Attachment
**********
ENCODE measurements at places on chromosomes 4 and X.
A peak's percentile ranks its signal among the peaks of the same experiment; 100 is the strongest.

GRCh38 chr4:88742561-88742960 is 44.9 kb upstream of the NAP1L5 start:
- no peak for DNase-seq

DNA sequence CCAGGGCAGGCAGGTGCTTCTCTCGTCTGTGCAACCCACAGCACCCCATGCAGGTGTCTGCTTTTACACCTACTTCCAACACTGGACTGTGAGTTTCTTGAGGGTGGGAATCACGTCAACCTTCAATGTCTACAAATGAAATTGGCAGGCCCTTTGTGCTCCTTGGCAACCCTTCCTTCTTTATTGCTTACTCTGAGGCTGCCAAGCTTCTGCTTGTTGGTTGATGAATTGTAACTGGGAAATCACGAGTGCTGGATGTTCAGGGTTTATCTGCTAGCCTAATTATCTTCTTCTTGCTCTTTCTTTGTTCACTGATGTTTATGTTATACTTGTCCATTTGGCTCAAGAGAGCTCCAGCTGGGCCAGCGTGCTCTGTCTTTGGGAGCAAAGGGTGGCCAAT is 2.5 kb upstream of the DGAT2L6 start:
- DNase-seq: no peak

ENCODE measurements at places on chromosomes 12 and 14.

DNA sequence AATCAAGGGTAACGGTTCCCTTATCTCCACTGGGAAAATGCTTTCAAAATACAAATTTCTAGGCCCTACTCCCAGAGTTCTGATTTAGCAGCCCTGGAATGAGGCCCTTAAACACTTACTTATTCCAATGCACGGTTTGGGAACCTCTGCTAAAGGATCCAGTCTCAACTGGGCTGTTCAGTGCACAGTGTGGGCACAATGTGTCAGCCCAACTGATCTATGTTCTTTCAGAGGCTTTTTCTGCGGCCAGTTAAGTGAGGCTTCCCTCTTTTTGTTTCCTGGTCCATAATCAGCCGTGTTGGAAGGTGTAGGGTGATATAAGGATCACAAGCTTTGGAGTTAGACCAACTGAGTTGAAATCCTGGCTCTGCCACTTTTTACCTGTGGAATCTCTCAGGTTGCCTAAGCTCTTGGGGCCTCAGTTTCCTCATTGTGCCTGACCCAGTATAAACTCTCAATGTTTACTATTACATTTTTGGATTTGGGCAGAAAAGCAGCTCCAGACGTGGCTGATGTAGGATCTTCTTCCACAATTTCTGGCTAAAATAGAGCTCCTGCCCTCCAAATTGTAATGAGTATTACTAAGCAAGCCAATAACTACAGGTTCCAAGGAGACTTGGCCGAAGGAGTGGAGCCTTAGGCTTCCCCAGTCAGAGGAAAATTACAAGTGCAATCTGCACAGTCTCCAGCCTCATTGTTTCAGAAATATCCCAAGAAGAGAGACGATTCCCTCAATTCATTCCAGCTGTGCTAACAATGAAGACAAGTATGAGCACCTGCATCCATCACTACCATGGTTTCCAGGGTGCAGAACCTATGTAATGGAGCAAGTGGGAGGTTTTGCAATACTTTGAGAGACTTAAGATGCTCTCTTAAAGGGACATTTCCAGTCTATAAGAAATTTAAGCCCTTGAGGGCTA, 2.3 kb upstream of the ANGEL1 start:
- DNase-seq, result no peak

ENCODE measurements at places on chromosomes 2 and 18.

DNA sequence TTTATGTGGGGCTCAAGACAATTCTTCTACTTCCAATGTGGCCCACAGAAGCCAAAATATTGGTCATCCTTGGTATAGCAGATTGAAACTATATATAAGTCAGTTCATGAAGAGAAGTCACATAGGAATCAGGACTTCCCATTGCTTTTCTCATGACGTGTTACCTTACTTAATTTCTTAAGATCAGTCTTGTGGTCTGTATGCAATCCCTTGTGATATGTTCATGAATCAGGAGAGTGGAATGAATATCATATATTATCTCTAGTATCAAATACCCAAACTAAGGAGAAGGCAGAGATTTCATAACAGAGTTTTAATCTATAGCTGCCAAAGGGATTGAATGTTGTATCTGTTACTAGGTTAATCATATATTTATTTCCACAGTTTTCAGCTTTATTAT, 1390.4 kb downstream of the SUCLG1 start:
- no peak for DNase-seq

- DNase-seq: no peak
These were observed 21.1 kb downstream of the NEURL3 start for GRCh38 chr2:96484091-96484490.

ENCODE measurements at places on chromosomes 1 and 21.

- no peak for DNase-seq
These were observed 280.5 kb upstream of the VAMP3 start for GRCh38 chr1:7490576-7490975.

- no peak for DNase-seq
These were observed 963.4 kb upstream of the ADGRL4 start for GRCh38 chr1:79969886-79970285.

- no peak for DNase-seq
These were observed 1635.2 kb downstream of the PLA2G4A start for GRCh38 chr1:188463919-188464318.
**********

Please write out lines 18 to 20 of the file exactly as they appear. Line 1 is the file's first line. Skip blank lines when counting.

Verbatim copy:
- no peak for DNase-seq
These were observed 963.4 kb upstream of the ADGRL4 start for GRCh38 chr1:79969886-79970285.

- no peak for DNase-seq